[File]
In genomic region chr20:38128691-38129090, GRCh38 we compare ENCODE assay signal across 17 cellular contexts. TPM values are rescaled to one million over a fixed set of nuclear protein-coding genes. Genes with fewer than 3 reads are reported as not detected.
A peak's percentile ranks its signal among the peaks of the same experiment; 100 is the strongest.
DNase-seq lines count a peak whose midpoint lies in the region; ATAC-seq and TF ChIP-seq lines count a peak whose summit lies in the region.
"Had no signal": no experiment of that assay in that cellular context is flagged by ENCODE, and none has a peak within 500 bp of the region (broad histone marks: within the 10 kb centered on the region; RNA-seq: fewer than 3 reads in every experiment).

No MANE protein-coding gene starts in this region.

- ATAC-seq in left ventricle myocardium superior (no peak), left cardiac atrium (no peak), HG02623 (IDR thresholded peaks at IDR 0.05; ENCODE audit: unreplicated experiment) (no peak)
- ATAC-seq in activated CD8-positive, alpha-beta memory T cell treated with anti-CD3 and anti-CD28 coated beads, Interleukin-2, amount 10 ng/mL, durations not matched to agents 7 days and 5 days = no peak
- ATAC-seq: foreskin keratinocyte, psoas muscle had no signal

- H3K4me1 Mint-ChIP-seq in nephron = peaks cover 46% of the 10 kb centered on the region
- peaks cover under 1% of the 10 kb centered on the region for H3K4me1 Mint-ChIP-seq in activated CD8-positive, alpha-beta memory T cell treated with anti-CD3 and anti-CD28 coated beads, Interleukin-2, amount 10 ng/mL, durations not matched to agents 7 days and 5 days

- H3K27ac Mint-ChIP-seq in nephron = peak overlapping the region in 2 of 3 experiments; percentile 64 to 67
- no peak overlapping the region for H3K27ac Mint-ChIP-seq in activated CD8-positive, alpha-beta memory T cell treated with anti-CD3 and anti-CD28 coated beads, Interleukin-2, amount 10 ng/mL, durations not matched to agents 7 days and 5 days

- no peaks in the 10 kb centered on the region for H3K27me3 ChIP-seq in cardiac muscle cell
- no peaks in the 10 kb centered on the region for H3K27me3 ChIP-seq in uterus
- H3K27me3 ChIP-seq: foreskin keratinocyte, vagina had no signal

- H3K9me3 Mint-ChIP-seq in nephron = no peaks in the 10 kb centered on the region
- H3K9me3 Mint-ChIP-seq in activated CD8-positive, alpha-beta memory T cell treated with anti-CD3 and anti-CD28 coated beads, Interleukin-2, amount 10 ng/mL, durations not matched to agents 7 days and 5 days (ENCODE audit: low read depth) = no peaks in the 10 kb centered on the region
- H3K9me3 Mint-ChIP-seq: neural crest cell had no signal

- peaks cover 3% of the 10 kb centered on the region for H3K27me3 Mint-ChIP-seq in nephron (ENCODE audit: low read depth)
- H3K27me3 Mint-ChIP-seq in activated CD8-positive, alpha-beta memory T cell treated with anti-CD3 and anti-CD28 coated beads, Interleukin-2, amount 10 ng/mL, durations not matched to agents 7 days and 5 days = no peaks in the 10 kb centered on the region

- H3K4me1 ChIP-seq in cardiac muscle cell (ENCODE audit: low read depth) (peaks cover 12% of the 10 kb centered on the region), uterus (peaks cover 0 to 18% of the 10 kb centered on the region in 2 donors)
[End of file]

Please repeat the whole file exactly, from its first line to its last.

In genomic region chr20:38128691-38129090, GRCh38 we compare ENCODE assay signal across 17 cellular contexts. TPM values are rescaled to one million over a fixed set of nuclear protein-coding genes. Genes with fewer than 3 reads are reported as not detected.
A peak's percentile ranks its signal among the peaks of the same experiment; 100 is the strongest.
DNase-seq lines count a peak whose midpoint lies in the region; ATAC-seq and TF ChIP-seq lines count a peak whose summit lies in the region.
"Had no signal": no experiment of that assay in that cellular context is flagged by ENCODE, and none has a peak within 500 bp of the region (broad histone marks: within the 10 kb centered on the region; RNA-seq: fewer than 3 reads in every experiment).

No MANE protein-coding gene starts in this region.

- ATAC-seq in left ventricle myocardium superior (no peak), left cardiac atrium (no peak), HG02623 (IDR thresholded peaks at IDR 0.05; ENCODE audit: unreplicated experiment) (no peak)
- ATAC-seq in activated CD8-positive, alpha-beta memory T cell treated with anti-CD3 and anti-CD28 coated beads, Interleukin-2, amount 10 ng/mL, durations not matched to agents 7 days and 5 days = no peak
- ATAC-seq: foreskin keratinocyte, psoas muscle had no signal

- H3K4me1 Mint-ChIP-seq in nephron = peaks cover 46% of the 10 kb centered on the region
- peaks cover under 1% of the 10 kb centered on the region for H3K4me1 Mint-ChIP-seq in activated CD8-positive, alpha-beta memory T cell treated with anti-CD3 and anti-CD28 coated beads, Interleukin-2, amount 10 ng/mL, durations not matched to agents 7 days and 5 days

- H3K27ac Mint-ChIP-seq in nephron = peak overlapping the region in 2 of 3 experiments; percentile 64 to 67
- no peak overlapping the region for H3K27ac Mint-ChIP-seq in activated CD8-positive, alpha-beta memory T cell treated with anti-CD3 and anti-CD28 coated beads, Interleukin-2, amount 10 ng/mL, durations not matched to agents 7 days and 5 days

- no peaks in the 10 kb centered on the region for H3K27me3 ChIP-seq in cardiac muscle cell
- no peaks in the 10 kb centered on the region for H3K27me3 ChIP-seq in uterus
- H3K27me3 ChIP-seq: foreskin keratinocyte, vagina had no signal

- H3K9me3 Mint-ChIP-seq in nephron = no peaks in the 10 kb centered on the region
- H3K9me3 Mint-ChIP-seq in activated CD8-positive, alpha-beta memory T cell treated with anti-CD3 and anti-CD28 coated beads, Interleukin-2, amount 10 ng/mL, durations not matched to agents 7 days and 5 days (ENCODE audit: low read depth) = no peaks in the 10 kb centered on the region
- H3K9me3 Mint-ChIP-seq: neural crest cell had no signal

- peaks cover 3% of the 10 kb centered on the region for H3K27me3 Mint-ChIP-seq in nephron (ENCODE audit: low read depth)
- H3K27me3 Mint-ChIP-seq in activated CD8-positive, alpha-beta memory T cell treated with anti-CD3 and anti-CD28 coated beads, Interleukin-2, amount 10 ng/mL, durations not matched to agents 7 days and 5 days = no peaks in the 10 kb centered on the region

- H3K4me1 ChIP-seq in cardiac muscle cell (ENCODE audit: low read depth) (peaks cover 12% of the 10 kb centered on the region), uterus (peaks cover 0 to 18% of the 10 kb centered on the region in 2 donors)